Why You Should Get Creative With Green Goddess Dressing, According To A Plant-Based Chef

Green Goddess dressing in jar
Green Goddess dressing in jar - DiAnna Paulk/Shutterstock

Green Goddess dressing is a tangy, creamy, and herbaceous sauce with a fresh Midas touch that can turn any food into green gold. This beloved blended condiment is currently considered a staple sauce in and around California's Central Coast and is especially in demand during the spring and early summer months when fresh herb supplies are in season. The origin stories trace the creation of Green Goddess dressing back to San Francisco's Palace Hotel in 1923, though the current Green Goddess recipe renditions are almost countless.

See, Green Goddess dressing has a reputation as a versatile and ever-evolving dish, due in part to the wide array of creative culinary applications that continue to make it an invaluable addition to any kitchen's recipe Rolodex. The sheer number of unique twists, turns, and tastes that Green Goddess can bring to the table explains away the popularity of this particular salad dressing.

To help get some springtime inspiration in the kitchen with Green Goddess dressing is chef Katie Reicher, the executive chef at San Francisco's own renowned Greens Restaurant. Greens is among San Fran's most legendary restaurants and is known for its innovative approach toward vegetarian dishes. Chef Reicher is no stranger to getting creative with greens in the Greens kitchen, and her Green Goddess hummus recently made its mark across the culinary community. And, luckily, she agreed to an interview to share some truly inspired tips, tricks, and techniques that'll have everyone worshipping the creative freedom and flavors of Green Goddess dressing.

Read more: Vinegar Cooking Hacks You'll Wish You Knew Sooner

What Is Green Goddess Dressing?

Green Goddess romaine salad
Green Goddess romaine salad - Isabella Cook / Tasting Table

If a vibrant salad dressing, packed with fresh herbs and complimented by a medley of zingy, creamy, and bright ingredients blended into one mouthwatering yet surprisingly nutritious sauce sounds appealing, Green Goddess is for you. At its core, Green Goddess dressing is comprised of fresh, local herbs like dill, chives, cilantro, parsley, basil, tarragon, mint, and chervil. To make a typical Green Goddess dressing, these herbs are blended with other things like sour cream, avocado, mayo, anchovies, and more. Because of the variety of ways Green Goddess dressing may be used to enhance a dish, its greatest asset is its versatility. The creative applications of Green Goddess are as boundless as the imagination of the person behind the blender.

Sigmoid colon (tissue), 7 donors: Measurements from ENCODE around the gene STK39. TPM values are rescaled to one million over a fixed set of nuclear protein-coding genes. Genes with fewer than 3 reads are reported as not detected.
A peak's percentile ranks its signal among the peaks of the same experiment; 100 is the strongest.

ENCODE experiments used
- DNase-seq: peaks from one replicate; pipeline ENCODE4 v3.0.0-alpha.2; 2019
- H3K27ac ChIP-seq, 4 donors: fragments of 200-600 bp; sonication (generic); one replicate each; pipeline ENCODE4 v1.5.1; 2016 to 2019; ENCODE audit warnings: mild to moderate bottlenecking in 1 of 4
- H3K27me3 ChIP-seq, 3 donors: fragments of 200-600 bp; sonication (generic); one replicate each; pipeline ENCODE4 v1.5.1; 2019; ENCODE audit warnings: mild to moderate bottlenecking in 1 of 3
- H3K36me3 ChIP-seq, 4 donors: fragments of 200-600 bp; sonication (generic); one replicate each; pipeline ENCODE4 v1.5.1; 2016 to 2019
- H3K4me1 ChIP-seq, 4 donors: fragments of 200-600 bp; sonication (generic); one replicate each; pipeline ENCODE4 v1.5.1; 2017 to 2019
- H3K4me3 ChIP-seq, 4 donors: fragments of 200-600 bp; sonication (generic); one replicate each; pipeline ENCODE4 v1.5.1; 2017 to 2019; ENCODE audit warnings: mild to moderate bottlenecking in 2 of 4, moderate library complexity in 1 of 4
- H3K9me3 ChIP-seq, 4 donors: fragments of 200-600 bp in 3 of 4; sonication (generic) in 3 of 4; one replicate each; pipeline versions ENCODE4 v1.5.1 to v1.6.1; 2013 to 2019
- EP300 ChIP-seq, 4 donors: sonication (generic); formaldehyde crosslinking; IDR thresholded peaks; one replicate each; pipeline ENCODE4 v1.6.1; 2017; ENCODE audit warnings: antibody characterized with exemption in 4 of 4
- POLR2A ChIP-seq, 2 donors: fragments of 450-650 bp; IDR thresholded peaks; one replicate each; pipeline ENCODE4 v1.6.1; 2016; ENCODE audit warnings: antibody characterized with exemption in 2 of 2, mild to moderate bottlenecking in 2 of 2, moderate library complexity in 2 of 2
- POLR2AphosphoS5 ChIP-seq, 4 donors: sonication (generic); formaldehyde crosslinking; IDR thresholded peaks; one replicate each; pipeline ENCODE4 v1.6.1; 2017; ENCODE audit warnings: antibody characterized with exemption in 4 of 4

The base ingredients used in most Green Goddess dressings can diverge depending on the cook, individual dietary needs and preferences, and the recipe's era (a lot can change in 101 years, including dressings). But this changeable quality is Green Goddess dressing's greatest culinary strength. Green Goddess recipes can easily switch between pescatarian, vegetarian, or vegan with only a few alterations. The oldest recipe, for instance, calls for mayonnaise and anchovies with vinegar. However, many modern Green Goddess interpretations feature avocados, lemon juice, and sour cream but are less likely to contain anchovies. The only constant in Green Goddess recipe renditions is in the herbs, though even those are up to location, season, and interpretation.

Green Goddess Dressing Is A Quality Blender Sauce

up close Green Goddess dressing
up close Green Goddess dressing - Brent Hofacker/Shutterstock

Versatile recipes such as Green Goddess dressing are amazing to have stashed away in your recipe Rolodex. And though this fresh dressing tastes equally amazing when made in a million different ways in a ton of different dishes, that wide array of culinary creativity does not mean you can forget all technique and reason coming into the kitchen. So, what's most important to keep in mind when working with Green Goddess dressing and its versatile ingredients? Well, Reicher has only a few definite don'ts when it comes to working with this verdant dressing.